Finally, before setting out new approaches to tackling the financing of international far-right extremism, it will be important to reflect on the lessons learned from the previous two decades. In terms of the counterterrorism sanctions regime under Resolution 1267, it was a success to get the designations on the books and get states to follow suit, so they are there to take further action and allow institutions to follow up. However, implementation in some states remains low. Additionally, institutional silos and disjointed policymaking, amid a range of other factors, has sometimes led to tensions between counterterrorism policies and other strategic objectives, like conflict resolution, peacekeeping and the provision of humanitarian assistance. As humanitarian expert Alice Debarre and others, like the Norwegian Refugee Council and Red Cross, have highlighted, there are widespread concerns that counterterrorism sanctions and measures have had a tremendously negative effect on legitimate humanitarian organizations, imperiling their ability to deliver critical assistance in complex conflict settings. Security Council Resolutions 2462 and 2482, adopted in 2019, were the first to reflect these concerns and take steps to rebalance the framework to reduce negative impacts. De-risking measures by the private sector, arising out of compliance obligations relating to counterterrorism sanctions, have also reportedly restricted access for civil society organizations, despite efforts by the FATF to revise their original presumption of risk for all nonprofit organizations. Efforts to tackle financing of far-right groups must not replicate these effects.

International Action to Address Far-Right Terrorism

These challenges do not preclude multilateral action to address transnational right-wing violence. First, more could be done through the United Nations and relevant international partners to strengthen international action. The binding framework established pursuant to Security Council Resolution 1373 and the subsequent establishment of the Counter-Terrorism Committee and the CTED, an expert body to support Security Council members in implementing policy, is not limited in scope to al-Qaeda and the Islamic State. The resolution and the CTED focus on preventing and suppressing the financing of terrorist acts more generally.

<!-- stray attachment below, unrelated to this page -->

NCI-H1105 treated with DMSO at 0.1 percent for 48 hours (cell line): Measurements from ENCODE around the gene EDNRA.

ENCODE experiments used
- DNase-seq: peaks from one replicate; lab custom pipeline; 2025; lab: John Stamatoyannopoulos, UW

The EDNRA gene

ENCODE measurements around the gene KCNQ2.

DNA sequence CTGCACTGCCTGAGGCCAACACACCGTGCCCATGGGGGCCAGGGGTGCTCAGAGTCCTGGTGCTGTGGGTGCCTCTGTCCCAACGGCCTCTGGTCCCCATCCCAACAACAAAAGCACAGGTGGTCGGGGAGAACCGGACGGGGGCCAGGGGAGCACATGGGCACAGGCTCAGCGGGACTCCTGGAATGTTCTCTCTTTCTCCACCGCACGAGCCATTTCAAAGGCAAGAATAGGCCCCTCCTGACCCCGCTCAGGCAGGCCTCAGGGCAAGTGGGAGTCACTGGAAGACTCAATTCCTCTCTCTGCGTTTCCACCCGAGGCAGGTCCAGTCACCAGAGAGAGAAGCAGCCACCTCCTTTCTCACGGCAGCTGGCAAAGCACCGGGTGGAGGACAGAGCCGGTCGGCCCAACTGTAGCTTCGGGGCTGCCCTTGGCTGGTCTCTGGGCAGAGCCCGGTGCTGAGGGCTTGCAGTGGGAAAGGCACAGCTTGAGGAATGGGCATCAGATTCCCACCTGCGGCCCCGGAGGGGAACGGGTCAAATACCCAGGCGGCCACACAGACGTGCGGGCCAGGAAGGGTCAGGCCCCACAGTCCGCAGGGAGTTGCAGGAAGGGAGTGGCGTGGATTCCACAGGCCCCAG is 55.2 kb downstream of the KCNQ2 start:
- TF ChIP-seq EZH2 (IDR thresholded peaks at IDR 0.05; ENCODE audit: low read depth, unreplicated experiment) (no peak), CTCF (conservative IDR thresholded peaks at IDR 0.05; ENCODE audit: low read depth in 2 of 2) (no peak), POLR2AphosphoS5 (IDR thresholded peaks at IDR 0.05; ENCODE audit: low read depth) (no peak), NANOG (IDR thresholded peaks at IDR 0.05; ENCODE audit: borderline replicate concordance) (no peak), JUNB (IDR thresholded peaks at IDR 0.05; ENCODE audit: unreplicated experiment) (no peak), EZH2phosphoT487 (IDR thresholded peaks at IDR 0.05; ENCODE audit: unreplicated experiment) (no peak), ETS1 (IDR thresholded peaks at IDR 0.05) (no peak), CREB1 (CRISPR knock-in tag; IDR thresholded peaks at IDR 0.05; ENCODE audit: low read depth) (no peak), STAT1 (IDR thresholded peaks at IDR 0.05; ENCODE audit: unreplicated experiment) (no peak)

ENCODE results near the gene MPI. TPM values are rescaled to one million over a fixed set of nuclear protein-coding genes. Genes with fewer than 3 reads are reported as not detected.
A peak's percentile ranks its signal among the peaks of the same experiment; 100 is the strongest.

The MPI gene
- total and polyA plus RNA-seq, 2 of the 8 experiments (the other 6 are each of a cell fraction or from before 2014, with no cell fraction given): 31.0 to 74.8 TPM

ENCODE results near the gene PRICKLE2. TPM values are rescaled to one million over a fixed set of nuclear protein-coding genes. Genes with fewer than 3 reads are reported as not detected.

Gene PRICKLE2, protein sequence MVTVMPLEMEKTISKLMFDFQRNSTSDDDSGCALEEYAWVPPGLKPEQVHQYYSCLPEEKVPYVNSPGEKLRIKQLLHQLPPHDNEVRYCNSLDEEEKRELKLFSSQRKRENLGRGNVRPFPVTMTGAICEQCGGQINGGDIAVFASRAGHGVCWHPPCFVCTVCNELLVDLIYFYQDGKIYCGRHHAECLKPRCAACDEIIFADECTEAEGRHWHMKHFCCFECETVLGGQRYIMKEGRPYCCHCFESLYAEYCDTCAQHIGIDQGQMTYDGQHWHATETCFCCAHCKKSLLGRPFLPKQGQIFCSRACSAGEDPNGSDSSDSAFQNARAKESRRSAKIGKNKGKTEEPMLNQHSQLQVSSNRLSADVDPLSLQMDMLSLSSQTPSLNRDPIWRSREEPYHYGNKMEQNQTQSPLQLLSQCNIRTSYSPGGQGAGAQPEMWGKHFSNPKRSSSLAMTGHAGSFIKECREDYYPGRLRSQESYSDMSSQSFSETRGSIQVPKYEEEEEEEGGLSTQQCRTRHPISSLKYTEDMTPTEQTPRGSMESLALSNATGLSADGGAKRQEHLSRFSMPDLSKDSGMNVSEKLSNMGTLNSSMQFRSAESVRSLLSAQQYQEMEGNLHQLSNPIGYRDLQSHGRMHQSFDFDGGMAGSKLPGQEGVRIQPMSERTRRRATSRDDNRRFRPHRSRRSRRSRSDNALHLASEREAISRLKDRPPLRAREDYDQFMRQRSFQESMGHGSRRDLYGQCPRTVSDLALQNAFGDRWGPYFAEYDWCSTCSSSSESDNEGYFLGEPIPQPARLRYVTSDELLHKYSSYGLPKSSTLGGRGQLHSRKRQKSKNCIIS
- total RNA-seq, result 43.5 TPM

States could work through the CTED to develop a stronger monitoring capacity on international far-right financing and develop more tailored legal and policy responses, as they are already doing on broader counterterrorism compliance. Through such a mechanism, it could be possible for the United Nations and relevant international partners to work with each state to appropriately designate far-right terrorist groups in a domestic context and cooperate internationally to confront them.

The frameworks established to address the terrorist threat posed by al-Qaeda, the Islamic State and their affiliates can be adapted to manage far-right violence. The Financing Convention is another opportunity for multilateral action. The treaty requires state parties (of which there are currently 189, including the United States) to criminalize the financing of any terrorist act, not just jihadist ones. Additionally, there exist binding Security Council resolutions that apply to all forms of terrorism. Noting the volume of counterterrorism law adopted by the Security Council in recent years, legal expert David McKeever has argued that the focus should be on implementing what is already in place and that future council resolutions in this area should be informed more systematically by considerations of necessity and efficacy.